Category Archives: Blog

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Podcast 133: FileMaker 16 – New Features Galore!

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Matt Navarre and Matt Petrowsky (aka Matt Squared) talk about the new FileMaker 16 release and what it means for FileMaker developers around the globe. Looking for that deep dive into what the new features mean? Have a listen to this particular episode.

 

Like this? Check out more podcast at FileMaker Talk.


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FileMaker 16: External Data Sources

One of the new features in FileMaker 16 is the ability to set an external data source dynamically by using a variable.

So, what does that do?  How does it work? What does that mean for FileMaker development?

What it Means

It provides the ability to have multiple customers share a user interface file but each have their own data files.

In previous versions of FileMaker, external data sources were fixed, so each user had to have their own set of files, or record level security had to be used to block access to other user’s records in one data file.

Record level security can really bog down a system, so separate data files have serious performance benefits. However, if each customer has their own file and there are thirty customers, a small UI change meant that you would have to replace thirty different files.

In FileMaker 16, we can have as single UI file that all users login into. The file will look at who is logging in, dynamically set the data file name in a variable accordingly, and make sure they only connect to their data. A small UI update can be achieved by replacing a single file not the server.

How it Works

The UI file will not attempt to open the data file until it “needs” it, whether it is because there is a reference to it in a script that is called, or a field from the data source on a layout. Once that happens, the UI file will “resolve” the relationship and connect.  If this is defined as a variable, the variable needs to be defined before the external data source can be accessed. This means the variable will most likely be defined in a startup script which the purposely accesses the data file to make sure that relationship is resolved correctly.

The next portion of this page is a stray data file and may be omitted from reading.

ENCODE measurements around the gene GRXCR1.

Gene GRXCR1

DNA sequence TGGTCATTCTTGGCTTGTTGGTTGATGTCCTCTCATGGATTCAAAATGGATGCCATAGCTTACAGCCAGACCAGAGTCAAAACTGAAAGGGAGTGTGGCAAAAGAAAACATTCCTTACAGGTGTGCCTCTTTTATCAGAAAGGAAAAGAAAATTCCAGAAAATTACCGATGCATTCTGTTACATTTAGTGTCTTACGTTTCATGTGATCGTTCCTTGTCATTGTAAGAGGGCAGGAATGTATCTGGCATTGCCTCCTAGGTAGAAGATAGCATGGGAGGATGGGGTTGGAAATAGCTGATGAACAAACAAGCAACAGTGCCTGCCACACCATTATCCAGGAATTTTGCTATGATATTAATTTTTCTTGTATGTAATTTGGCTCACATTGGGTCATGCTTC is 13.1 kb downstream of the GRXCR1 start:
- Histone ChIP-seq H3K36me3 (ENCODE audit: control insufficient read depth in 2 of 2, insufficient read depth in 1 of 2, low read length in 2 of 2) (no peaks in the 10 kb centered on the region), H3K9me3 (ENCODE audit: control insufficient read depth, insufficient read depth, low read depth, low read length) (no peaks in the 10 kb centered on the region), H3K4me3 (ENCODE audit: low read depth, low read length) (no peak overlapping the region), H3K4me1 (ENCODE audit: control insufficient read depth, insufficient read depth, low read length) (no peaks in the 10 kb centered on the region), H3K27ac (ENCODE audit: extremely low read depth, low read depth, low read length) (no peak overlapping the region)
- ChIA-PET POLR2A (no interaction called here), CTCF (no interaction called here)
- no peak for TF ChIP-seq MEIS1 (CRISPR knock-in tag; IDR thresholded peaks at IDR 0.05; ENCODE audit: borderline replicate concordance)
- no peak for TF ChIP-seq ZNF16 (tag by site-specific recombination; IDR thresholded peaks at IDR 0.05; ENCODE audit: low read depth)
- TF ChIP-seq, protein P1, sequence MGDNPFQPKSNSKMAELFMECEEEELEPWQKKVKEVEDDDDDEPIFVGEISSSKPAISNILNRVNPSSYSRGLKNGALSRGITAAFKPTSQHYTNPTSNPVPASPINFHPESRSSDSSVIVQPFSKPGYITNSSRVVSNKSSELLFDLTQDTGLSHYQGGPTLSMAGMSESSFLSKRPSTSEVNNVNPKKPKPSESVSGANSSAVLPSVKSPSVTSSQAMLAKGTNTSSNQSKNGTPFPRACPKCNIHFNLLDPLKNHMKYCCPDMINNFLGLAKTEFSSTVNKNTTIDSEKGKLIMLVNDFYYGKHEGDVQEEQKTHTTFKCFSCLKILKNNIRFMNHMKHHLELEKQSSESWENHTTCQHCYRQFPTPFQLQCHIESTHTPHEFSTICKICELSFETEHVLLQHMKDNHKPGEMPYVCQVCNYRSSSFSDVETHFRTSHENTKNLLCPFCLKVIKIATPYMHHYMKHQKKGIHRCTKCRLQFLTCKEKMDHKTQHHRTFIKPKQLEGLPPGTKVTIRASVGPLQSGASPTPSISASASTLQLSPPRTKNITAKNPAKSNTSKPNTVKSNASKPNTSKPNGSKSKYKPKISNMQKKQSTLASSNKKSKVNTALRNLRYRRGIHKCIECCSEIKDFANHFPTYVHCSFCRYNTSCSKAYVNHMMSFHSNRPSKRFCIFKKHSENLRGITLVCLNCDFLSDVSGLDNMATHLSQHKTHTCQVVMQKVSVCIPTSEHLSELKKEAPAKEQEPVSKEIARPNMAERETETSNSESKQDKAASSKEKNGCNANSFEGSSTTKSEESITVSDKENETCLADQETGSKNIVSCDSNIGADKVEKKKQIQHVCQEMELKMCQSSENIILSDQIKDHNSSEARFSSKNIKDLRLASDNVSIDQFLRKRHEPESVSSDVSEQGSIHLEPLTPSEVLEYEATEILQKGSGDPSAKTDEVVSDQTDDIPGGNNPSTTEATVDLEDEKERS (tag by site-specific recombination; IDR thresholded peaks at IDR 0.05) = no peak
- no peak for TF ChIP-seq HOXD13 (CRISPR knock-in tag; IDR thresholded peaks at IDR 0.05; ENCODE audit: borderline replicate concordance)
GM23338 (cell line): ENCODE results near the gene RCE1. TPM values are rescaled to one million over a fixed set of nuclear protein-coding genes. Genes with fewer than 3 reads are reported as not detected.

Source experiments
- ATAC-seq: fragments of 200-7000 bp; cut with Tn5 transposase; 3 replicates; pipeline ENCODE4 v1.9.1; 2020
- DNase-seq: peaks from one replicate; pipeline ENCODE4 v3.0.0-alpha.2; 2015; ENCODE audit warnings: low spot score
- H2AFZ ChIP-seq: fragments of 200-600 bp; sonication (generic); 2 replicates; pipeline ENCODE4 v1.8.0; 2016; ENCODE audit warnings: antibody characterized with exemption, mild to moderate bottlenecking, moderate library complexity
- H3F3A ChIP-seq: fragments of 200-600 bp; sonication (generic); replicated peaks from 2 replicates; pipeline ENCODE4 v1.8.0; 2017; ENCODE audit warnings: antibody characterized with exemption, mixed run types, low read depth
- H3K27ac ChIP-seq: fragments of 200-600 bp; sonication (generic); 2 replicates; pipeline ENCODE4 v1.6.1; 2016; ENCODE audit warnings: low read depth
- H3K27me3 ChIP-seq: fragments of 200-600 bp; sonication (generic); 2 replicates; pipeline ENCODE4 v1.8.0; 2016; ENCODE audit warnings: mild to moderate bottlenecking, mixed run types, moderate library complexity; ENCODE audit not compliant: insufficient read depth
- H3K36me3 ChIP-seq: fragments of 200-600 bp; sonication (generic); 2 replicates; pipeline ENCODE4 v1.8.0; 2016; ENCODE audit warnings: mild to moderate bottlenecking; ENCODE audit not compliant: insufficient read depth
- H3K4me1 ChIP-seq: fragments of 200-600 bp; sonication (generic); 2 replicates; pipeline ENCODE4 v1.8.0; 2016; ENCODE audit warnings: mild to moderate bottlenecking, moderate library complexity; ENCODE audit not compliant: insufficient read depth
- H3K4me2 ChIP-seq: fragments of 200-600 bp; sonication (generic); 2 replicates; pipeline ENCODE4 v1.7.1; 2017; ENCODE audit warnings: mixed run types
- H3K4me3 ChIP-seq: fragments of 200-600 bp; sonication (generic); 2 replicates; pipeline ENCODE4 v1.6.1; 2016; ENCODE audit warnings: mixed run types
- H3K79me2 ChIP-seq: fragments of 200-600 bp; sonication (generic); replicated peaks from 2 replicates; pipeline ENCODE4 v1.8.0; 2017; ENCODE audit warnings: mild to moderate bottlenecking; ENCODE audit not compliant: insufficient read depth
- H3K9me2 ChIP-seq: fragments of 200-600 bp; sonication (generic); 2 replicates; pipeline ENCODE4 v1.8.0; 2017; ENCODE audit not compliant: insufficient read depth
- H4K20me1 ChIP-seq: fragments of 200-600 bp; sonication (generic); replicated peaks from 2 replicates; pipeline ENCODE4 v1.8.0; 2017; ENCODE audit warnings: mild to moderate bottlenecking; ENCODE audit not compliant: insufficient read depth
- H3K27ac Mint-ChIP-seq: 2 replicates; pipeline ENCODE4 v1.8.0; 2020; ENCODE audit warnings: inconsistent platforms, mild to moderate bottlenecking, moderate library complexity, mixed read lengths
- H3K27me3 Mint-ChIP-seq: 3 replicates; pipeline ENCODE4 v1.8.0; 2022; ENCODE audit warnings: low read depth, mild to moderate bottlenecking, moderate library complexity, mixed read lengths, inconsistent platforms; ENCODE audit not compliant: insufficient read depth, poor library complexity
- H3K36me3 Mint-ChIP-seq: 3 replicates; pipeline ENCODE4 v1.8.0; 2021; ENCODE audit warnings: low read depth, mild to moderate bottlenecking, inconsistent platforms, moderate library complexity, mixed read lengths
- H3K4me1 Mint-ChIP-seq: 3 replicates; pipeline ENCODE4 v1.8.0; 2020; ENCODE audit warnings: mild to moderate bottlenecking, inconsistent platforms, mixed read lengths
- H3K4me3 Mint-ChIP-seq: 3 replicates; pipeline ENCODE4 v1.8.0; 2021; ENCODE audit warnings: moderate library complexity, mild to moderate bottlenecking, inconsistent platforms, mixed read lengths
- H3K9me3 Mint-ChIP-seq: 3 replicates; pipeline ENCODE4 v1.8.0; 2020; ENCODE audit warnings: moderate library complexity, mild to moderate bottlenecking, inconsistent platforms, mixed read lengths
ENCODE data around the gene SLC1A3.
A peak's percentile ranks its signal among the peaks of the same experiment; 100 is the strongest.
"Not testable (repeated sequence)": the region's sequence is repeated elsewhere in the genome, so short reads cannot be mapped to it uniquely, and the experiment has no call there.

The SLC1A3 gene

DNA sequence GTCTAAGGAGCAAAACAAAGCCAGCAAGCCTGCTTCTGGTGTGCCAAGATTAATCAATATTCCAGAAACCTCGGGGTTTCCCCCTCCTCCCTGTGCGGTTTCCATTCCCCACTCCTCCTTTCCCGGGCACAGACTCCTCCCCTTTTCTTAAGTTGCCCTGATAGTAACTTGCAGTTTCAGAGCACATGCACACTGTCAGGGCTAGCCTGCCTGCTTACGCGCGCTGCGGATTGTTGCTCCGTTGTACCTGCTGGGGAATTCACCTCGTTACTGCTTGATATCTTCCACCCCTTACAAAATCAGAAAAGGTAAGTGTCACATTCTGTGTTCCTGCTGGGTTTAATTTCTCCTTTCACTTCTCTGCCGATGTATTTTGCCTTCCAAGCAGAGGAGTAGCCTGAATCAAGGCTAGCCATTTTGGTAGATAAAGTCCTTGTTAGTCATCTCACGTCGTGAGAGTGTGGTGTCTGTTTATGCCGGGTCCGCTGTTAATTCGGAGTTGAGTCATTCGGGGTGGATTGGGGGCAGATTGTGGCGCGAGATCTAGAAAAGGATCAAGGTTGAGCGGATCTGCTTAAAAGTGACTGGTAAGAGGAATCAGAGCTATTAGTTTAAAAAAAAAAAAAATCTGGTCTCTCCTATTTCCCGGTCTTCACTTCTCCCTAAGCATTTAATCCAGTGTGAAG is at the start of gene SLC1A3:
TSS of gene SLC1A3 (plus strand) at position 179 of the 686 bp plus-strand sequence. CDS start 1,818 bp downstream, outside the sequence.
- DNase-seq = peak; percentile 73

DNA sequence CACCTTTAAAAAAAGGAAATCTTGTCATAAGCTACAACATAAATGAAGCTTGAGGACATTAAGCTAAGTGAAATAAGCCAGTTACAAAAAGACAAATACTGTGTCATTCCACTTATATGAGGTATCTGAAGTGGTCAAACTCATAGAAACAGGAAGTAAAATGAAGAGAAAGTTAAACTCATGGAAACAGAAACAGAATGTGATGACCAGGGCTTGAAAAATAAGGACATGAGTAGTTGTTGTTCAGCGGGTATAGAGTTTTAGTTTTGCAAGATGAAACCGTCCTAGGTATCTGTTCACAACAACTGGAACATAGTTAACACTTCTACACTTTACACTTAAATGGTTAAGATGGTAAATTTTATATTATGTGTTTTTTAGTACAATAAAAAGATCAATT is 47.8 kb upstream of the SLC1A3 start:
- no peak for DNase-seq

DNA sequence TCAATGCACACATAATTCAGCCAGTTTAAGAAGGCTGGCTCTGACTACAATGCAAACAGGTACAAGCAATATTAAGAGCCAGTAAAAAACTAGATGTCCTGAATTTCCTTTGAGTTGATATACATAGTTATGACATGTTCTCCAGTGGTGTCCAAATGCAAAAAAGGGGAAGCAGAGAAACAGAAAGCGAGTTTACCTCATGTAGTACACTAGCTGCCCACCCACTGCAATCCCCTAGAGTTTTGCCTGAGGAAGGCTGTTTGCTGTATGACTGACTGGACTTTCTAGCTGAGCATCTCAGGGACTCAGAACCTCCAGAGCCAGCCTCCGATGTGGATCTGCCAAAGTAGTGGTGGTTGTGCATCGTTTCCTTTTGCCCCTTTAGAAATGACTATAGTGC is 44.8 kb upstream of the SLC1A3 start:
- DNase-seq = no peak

That would be scripted something like this:

If [ Get ( AccountPrivilegeSetName ) = “Customer1” ]

Set Variable [ $DataFile ; Value: “file:Customer1_Data.fmp12” ]

Else If [ Get ( Account PrivilegeSetName ) = “Customer2” ]

Set Variable [ $DataFile ; Value: “file:Customer1_Data.fmp12” ]

End if

Go to Layout [ “Data” (Data) ; Animation: None ]

The last line of of the script above goes to a layout based on the data source, forcing the relationship to be resolved while the script is still running and the variable still exists. Alternatively, a global variable could be used, whose scope would extend outside of the script, and then the open script wouldn’t necessarily need to force the relationship to be resolved right away.

Issues to Consider

While this new feature has remarkable potential to simplify UI development on vertical market solutions, there are some issues that will have to be addressed. All of the ones that come to mind revolve around security.

A way will have to be developed to handle the accounts between the UI and Data file. Do you have all of the accounts in the UI file and then only the applicable accounts in each data file?  Or do you have an auto-login in the UI file and some other process for logging into the right data file with the right account?